Diane Fleisch Hughes' works shows human expression from hope to fear
For Cleveland-area artist Diane Fleisch Hughes, creating art is more than just a means of putting pencil to paper or brush to canvas. It's an opportunity to express the angst of the human condition.
Her solo show at Box Heart Gallery in Bloomfield, "Open Mind for a Different View," investigates not only the figure as a beautiful art form, but also issues of how we, as fragile human beings, function in our environment.
Hughes says that labeling and our ability to rise above and work through what is expected, or, perhaps, how it constricts us, predicts the course of our life. Childhood events and related memories affect our future relationships, worldview and our place in society.
"While these are heady subjects and deserve more thorough investigation, this show is the beginning of that journey," she says. The exhibit features more than two dozen figurative works in a variety of media.
Hughes, who is certified in Ohio to teach kindergarten through grade 12 art, says that working with special-needs children showed her how the creative arts can be an effective communication tool, and allow kids faced with certain challenges to freely express themselves through art, music, drama or any other artistic pursuit that intrigues them.
During the years, Hughes has worked with many special-needs populations, including mentally ill adults, dialysis patients and autistic children.
"This work has led to a change in the subject of my artwork," she says. "I have always been a figurative painter, but I now look to make a statement or ask a question regarding the emotional state of the subject. Although not always obvious, I do want the viewer to connect with a painting and make their own conclusions about what is happening."
All of the paintings begin with a charcoal drawing of the subject or subjects. Then, the oil paint and other elements are added, such as crushed eggshells or sand.
"I let the drawing show through, because I feel the initial linework is the most telling," she says. "It's my initial response to a subject. A beautifully drawn line can be emotional and create the tone of the entire painting. I recently started adding other elements such as eggshells, sand, photos, newspaper cutouts, etc. to build upon the inner conflict of the subject. I now have a back story and history to go with each subject."
For example, with the mixed-media painting "I Want More Than This Kite Can Soar," Hughes tells the story of a girl who is looking to the future with high hopes and dreams. The sand on the beach is made from eggshells, representing "the fragile ego and childhood," the artist says.
"The background shows cows in a pasture, cities, the ocean, all of the places and things she has yet to experience and the yearning she has to do it all," Hughes says. "The kite keeps her grounded -- even though it flies up high and far, it cannot reach far enough. She seems to have a nice life, a nice dog, a fine kite but she still wants more, wants it all."
In "Adolescence," Hughes depicts three girls seemingly bored and uninterested. "Although many adolescents may appear as such in reality, this is a time when they are in transition," Hughes says. "Many are more interested and influenced by friends instead of parents or adults."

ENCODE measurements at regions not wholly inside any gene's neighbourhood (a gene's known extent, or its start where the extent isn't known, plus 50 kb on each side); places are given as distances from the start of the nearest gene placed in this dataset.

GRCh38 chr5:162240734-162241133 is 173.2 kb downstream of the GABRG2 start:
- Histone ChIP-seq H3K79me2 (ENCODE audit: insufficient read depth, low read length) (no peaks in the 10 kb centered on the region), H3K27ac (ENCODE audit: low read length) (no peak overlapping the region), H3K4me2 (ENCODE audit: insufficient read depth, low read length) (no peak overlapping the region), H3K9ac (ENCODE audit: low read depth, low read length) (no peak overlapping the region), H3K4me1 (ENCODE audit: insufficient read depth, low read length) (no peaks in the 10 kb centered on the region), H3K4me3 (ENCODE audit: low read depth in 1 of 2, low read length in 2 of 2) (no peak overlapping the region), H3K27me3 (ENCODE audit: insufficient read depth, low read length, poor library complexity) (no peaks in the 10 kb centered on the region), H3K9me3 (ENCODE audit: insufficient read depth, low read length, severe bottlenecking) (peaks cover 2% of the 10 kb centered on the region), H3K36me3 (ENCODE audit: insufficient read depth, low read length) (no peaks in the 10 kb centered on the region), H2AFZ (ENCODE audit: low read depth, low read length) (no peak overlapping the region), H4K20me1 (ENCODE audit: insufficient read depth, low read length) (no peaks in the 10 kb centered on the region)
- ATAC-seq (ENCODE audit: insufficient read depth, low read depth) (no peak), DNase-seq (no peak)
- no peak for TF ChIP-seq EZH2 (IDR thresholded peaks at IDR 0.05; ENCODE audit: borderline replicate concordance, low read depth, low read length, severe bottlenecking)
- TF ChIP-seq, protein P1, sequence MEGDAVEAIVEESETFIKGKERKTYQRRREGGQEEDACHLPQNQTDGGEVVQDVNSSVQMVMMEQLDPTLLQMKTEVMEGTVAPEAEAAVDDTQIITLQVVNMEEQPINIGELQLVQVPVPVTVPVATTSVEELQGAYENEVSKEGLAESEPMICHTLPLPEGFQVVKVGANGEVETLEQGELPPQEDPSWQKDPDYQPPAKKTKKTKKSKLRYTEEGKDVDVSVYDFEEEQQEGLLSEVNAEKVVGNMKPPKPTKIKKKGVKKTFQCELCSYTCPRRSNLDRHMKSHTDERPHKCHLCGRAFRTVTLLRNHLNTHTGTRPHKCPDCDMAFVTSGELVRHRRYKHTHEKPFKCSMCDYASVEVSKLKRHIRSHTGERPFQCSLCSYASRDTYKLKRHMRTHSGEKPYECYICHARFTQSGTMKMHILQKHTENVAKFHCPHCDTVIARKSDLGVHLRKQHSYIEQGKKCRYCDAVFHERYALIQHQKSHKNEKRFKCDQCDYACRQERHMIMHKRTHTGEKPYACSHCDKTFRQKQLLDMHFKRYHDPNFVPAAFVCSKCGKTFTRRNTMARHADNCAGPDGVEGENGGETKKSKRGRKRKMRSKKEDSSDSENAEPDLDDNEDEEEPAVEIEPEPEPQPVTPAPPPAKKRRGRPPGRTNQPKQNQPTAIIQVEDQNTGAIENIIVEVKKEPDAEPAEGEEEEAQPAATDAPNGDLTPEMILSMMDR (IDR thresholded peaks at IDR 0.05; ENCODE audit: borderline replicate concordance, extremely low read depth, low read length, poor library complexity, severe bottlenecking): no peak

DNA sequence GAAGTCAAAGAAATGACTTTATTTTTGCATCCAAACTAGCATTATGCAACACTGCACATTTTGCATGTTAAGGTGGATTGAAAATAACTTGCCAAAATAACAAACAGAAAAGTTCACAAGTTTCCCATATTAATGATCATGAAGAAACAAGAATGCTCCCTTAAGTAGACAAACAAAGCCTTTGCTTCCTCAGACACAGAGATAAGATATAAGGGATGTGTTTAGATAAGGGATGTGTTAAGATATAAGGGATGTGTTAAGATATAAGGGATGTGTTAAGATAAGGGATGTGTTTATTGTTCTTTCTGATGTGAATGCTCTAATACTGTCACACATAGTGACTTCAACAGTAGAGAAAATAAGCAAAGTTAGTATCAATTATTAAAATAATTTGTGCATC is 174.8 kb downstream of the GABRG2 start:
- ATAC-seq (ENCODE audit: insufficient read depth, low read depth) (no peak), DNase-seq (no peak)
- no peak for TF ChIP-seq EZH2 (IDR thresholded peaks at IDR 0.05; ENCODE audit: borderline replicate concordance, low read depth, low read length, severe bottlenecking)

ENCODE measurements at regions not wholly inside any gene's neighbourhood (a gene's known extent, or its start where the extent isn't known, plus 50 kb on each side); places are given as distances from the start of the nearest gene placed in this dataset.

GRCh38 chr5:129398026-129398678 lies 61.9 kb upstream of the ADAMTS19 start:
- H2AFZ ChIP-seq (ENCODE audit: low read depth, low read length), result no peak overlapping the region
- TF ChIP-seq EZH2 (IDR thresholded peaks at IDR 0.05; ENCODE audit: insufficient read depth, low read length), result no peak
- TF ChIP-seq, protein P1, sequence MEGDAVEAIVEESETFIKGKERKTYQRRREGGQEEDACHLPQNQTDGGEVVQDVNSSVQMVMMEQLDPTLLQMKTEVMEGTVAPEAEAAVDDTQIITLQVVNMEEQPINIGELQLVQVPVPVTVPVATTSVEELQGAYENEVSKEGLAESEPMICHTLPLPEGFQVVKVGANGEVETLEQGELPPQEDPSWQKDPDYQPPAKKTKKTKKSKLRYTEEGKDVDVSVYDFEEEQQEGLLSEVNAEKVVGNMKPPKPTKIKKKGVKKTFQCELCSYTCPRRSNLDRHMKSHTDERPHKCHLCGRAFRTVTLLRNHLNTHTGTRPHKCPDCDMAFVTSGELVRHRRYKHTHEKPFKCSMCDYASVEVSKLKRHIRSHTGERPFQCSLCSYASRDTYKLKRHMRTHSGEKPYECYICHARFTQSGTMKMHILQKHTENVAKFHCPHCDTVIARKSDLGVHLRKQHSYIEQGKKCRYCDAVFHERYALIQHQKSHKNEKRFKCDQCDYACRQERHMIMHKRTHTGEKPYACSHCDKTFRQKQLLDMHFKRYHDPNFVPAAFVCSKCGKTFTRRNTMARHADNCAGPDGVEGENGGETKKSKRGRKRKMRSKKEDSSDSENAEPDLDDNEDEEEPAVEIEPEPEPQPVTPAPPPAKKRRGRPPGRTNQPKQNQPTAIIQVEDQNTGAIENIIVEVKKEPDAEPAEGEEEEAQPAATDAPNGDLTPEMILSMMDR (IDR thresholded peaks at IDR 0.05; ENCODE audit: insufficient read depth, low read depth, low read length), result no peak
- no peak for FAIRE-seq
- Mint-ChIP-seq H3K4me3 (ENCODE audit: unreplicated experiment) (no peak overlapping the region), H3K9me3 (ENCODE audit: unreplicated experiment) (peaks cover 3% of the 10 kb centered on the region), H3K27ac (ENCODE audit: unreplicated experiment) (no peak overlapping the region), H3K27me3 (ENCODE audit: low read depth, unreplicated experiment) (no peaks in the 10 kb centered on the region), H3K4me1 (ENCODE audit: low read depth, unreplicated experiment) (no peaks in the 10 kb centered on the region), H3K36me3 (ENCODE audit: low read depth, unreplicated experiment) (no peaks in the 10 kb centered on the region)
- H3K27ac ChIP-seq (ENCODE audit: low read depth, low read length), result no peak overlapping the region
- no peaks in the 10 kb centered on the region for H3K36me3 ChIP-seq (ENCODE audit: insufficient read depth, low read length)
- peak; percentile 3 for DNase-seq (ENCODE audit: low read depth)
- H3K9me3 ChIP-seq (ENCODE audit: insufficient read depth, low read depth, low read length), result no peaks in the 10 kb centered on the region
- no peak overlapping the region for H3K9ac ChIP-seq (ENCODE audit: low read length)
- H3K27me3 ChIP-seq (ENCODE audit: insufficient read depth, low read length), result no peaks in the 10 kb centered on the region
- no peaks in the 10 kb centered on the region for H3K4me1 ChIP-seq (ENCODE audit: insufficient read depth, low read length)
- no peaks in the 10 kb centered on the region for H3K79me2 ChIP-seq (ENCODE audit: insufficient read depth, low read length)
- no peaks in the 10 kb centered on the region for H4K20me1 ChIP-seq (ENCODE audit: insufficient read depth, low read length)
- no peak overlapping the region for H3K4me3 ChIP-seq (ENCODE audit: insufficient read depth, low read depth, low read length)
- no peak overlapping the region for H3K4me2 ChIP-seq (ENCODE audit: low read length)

Some of the paintings have more serious undertones. Hughes says "Extrovert" is one of a series of ink drawings that describe how we, as individuals, get labeled (by society, parents, neighbors), and our ability to break free of that label and move on to what we want to become or feel safe within that label and acting accordingly. It depicts a "troubled boy" who keeps getting in trouble.
"The 'smart one' always gets good grades and never seeks trouble -- doing things because it is expected of them," Hughes says. "The extrovert is the one who is always outgoing, friendly, the one you want to bring to parties, because they make instant friends.
"I found that working with the mentally ill, many find that they can use their illness to stay within boundaries they have set up for themselves," Hughes says. "Sometimes, this is a safe mechanism, sometimes this can be very limiting. I say this in very broad terms, dealing with any illness is a huge challenge."
The show culminates with the almost life-size work "Denial." Another mixed-media work, this particular painting is from a series of paintings that were done that depicts "The Five Stages of Grief" -- denial, anger, bargaining, depression and acceptance.
"I believe these are common stages for any kind of loss," Hughes says. "In my case, I was dealing with a loved one suffering from an addiction. I found myself going through these same stages."
This painting is the denial stage, which is why the figure in the painting covers her eyes.
"I, myself, was in this stage for a long time," Hughes says. "I found painting this helped a great deal to come to terms with what was happening, and also gave me the courage to get through the next stages.
"The subtle writing in the background is all the excuses and things you say to yourself to stay in this stage," Hughes says. "It hangs from a rope with a roughly cut rod to show how tied you feel -- to the loved one lost, and also because of how much is sacrificed when dealing and just trying to survive in that stage."
Hughes says her next work will be large-scale paintings done in the style of "Denial," titled "Saints and Angels." She says they will be based on the lives of saints who were martyred for their beliefs, such as the stoning of St. Stephen and the burning of Joan of Arc.Additional Information:
'Open Mind for a Different View'
What: New Work by Diane Fleisch Hughes
When: Through Saturday. Gallery hours: 11 a.m.-6 p.m. Tuesdays, 10 a.m.-6 p.m. Wednesdays-Saturdays, 1-5 p.m. Sundays
Admission : Free
Where: Box Heart Gallery, 4523 Liberty Ave., Bloomfield
Details: 412-687-8858 or www.boxheart.org